‘We know where you live’: Swedish Jewish center closed after Nazi threats
The incident took place in the city of Umea, northeastern Sweden, with some 120,000 residents. On Sunday, the local Jewish Association decided to close its premises and halt all activities “because of the vulnerability and strong threats,” spokesperson Carinne Sjoberg told SVT broadcaster.
Aside from the swastikas and menacing phrase on the building, the association also received emails with threats, she said.
“Too many things have happened lately which mean that Jewish parents don't feel safe having their kids at the schools. Our children shouldn’t live in a world where they have to be ashamed for what they are, but it's not possible to operate if people are scared,” she said.
In 2015, Swedish anti-racist foundation Expo said that Neo-Nazi activity in Sweden had doubled over the past three years. The Expo report added that the Nazi activity was stronger in the north of the country.
In January this year, a church in the city of Eskilstuna, southeast Sweden, was painted with swastikas and several gravestones were overturned in the cemetery.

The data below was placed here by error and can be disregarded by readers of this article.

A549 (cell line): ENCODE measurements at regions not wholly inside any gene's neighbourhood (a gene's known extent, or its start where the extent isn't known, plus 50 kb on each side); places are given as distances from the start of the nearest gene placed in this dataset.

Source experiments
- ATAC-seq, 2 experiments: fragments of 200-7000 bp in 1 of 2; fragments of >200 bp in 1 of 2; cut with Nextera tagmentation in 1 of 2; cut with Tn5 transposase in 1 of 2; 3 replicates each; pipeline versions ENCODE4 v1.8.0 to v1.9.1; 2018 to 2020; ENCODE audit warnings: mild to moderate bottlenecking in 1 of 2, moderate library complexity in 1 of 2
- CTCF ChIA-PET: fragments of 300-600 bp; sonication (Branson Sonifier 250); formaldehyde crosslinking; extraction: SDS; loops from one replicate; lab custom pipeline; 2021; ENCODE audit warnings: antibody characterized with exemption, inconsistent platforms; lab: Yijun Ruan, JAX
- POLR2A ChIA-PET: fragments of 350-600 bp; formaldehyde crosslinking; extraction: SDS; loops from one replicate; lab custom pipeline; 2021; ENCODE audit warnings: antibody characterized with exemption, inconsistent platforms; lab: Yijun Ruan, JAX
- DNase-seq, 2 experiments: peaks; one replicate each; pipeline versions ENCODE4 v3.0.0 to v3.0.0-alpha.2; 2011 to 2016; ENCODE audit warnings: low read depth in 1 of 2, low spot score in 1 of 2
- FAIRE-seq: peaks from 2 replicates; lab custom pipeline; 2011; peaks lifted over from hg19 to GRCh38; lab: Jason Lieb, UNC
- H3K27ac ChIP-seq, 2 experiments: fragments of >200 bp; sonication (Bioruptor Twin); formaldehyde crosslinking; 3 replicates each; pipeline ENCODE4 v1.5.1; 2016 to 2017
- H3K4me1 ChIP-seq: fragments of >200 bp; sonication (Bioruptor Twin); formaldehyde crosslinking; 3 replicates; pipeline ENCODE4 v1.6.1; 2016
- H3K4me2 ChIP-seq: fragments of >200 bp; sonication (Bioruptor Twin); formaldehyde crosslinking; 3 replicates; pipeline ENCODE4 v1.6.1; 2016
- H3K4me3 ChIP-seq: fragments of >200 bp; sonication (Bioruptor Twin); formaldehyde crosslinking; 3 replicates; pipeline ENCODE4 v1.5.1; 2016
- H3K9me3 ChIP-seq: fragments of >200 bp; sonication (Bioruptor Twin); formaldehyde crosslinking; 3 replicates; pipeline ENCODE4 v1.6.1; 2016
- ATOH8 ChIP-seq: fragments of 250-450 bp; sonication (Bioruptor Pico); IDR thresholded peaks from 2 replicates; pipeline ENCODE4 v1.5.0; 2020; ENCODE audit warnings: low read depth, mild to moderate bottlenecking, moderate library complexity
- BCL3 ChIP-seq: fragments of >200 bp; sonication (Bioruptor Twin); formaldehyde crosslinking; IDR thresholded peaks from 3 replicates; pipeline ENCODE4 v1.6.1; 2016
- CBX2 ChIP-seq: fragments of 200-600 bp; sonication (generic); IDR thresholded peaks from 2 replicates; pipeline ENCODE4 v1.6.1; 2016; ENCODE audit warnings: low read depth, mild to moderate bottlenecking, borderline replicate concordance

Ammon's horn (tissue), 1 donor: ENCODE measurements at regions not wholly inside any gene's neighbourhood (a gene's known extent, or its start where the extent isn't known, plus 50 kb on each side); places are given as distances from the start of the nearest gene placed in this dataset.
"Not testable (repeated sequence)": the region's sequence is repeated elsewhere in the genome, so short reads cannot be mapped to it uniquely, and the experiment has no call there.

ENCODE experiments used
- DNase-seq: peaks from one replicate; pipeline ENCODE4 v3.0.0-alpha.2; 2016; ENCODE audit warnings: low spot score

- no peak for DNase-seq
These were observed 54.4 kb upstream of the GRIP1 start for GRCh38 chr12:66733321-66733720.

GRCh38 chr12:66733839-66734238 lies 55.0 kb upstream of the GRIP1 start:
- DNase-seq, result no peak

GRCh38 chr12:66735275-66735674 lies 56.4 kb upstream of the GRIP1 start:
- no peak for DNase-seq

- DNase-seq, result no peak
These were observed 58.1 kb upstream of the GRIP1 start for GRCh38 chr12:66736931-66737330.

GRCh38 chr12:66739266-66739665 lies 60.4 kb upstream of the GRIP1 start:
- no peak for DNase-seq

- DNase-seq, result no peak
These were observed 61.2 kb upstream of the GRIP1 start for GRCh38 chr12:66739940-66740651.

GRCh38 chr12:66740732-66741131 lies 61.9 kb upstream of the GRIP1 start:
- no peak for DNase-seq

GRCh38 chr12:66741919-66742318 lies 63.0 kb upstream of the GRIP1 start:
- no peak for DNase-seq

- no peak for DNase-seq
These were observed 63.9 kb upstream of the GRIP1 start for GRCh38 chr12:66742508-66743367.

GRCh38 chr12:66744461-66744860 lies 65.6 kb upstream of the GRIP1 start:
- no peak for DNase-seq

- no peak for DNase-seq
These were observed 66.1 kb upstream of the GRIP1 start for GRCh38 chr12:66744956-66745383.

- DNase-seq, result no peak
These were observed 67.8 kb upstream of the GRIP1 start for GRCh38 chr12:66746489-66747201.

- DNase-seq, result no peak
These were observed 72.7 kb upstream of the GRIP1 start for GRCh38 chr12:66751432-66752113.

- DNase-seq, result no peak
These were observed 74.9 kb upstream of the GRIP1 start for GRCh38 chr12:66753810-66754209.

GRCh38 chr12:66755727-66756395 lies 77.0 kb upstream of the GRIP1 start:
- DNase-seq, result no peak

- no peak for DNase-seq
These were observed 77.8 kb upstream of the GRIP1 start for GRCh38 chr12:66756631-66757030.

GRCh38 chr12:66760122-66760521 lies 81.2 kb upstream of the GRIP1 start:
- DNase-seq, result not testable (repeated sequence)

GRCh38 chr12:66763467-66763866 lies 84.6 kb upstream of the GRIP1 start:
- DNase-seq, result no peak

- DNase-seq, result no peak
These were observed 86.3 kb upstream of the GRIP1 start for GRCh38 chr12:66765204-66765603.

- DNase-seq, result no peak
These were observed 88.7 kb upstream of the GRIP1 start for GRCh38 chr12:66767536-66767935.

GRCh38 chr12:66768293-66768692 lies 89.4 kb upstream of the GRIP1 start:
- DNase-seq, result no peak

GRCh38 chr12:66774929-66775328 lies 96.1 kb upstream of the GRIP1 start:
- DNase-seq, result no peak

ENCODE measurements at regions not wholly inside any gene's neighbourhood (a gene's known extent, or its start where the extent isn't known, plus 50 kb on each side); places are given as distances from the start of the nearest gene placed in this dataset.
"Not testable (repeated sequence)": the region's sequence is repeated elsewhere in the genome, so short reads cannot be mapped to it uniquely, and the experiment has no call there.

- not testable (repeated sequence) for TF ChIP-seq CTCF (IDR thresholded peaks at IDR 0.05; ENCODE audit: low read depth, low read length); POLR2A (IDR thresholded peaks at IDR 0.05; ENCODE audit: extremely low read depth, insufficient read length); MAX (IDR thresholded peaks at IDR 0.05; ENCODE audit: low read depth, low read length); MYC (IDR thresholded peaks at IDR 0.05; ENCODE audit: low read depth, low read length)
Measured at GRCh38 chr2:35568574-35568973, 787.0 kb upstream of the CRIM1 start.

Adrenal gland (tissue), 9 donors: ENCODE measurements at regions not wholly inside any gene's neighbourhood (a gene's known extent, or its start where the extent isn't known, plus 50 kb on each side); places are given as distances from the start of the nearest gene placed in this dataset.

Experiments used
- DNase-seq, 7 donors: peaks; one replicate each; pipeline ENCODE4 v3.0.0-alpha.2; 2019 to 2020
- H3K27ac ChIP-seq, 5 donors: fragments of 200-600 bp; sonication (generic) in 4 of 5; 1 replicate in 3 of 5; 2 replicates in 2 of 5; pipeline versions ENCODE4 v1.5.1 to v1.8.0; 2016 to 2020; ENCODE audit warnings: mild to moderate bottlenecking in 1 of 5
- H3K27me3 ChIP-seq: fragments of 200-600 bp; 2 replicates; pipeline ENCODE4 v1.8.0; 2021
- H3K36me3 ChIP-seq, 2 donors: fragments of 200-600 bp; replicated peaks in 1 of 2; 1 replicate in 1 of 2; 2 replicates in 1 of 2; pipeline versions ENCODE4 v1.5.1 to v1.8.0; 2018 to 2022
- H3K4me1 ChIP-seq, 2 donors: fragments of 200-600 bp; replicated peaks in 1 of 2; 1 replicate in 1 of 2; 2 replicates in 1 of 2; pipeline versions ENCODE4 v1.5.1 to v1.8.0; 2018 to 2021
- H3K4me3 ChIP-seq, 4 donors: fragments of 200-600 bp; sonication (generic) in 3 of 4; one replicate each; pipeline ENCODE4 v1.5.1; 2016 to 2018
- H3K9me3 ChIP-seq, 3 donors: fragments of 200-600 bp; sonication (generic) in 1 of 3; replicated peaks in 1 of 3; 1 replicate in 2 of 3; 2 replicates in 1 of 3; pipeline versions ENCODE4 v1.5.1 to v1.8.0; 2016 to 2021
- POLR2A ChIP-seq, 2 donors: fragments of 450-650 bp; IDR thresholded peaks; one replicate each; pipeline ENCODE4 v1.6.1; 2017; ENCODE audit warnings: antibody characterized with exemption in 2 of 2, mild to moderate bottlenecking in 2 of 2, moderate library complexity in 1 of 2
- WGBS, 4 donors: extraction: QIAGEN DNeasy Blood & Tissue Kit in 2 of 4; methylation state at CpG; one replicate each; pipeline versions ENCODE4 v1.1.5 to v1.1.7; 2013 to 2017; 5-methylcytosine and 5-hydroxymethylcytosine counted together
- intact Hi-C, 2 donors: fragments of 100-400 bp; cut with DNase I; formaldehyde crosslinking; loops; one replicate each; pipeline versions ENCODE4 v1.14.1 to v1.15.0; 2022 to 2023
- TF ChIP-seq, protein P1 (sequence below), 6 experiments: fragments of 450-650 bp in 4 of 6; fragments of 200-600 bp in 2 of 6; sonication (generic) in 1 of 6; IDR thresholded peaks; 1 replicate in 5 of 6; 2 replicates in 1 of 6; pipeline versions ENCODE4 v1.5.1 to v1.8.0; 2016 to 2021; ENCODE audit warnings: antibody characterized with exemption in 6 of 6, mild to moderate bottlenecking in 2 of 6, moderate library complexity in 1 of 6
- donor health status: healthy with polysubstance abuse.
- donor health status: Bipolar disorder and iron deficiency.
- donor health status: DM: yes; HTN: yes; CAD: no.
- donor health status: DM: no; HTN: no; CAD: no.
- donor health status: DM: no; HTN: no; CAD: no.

In November last year, a mosque in southern Stockholm was painted with swastikas and anti-Muslim slogans on the walls.
Sweden is not alone in this recent similar trend. In December 2016, Swastikas and racist messages attacking Jewish and Romany people were discovered at the Anne Frank Nursery School in an eastern suburb of Paris, Montreuil.
In November 2016, Jewish children in the North London neighborhood of Stamford Hill were faced with a series of anti-Semitic slurs and swastikas painted on vehicles parked outside a local Jewish girls’ school.
In June, members of London’s Jewish community expressed concern after a series of swastika signs were left at a children’s playground in an area of North London with a high Jewish population.